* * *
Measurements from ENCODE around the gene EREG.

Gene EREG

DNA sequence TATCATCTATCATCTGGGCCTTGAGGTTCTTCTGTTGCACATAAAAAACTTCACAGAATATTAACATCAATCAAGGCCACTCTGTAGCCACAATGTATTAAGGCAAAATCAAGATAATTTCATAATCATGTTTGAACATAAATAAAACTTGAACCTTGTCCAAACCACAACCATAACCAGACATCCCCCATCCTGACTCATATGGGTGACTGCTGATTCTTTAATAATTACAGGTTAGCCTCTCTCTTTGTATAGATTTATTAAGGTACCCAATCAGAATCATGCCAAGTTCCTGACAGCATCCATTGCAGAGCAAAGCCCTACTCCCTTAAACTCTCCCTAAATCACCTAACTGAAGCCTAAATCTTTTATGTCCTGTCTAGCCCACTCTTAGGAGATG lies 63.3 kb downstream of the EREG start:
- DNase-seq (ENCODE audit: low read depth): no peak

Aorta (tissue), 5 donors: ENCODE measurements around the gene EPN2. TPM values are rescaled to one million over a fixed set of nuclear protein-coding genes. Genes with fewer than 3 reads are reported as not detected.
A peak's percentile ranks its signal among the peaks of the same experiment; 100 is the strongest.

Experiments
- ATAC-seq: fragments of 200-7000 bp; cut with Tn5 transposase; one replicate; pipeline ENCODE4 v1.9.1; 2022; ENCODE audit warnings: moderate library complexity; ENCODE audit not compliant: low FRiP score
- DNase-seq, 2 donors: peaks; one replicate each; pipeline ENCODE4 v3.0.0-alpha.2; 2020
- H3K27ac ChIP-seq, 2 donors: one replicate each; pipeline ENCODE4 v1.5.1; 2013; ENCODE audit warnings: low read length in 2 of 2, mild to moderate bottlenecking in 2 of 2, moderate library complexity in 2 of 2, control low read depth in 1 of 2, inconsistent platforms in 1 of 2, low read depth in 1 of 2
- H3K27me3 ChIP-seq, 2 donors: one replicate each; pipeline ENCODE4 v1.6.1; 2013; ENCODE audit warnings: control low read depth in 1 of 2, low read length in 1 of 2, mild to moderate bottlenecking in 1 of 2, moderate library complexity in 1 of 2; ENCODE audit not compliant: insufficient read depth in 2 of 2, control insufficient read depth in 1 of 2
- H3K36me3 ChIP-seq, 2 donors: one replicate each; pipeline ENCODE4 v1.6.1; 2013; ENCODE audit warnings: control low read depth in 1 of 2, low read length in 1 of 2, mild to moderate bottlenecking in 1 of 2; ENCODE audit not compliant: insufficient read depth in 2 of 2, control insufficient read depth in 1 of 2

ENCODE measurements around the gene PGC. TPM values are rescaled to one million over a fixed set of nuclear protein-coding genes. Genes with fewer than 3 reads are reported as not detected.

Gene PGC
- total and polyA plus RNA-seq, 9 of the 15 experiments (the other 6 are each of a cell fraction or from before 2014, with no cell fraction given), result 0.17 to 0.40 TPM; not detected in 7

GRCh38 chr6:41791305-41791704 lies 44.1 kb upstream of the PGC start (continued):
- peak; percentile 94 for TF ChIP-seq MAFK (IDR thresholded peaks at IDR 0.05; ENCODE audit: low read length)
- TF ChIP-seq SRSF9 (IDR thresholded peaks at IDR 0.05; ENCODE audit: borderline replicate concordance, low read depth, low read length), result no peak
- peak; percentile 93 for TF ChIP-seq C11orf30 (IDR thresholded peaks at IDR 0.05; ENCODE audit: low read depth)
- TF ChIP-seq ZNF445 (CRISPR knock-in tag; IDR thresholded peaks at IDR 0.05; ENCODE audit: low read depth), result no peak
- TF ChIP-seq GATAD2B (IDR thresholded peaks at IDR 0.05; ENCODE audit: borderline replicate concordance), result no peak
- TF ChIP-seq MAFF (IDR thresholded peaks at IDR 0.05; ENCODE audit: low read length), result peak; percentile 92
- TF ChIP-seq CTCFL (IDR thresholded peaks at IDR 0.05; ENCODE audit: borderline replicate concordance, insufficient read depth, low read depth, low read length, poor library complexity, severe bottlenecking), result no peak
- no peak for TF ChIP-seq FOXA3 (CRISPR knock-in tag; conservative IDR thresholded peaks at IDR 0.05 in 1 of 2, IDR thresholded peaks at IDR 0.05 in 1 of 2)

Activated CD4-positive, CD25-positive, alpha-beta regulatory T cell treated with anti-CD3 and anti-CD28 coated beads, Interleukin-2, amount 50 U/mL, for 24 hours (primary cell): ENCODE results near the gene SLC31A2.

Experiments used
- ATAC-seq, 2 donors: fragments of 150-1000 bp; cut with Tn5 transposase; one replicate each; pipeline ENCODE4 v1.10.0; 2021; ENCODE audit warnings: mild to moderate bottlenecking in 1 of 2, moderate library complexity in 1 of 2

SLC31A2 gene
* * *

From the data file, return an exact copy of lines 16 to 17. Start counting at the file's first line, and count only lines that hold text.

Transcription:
GRCh38 chr6:41791305-41791704 lies 44.1 kb upstream of the PGC start (continued):
- peak; percentile 94 for TF ChIP-seq MAFK (IDR thresholded peaks at IDR 0.05; ENCODE audit: low read length)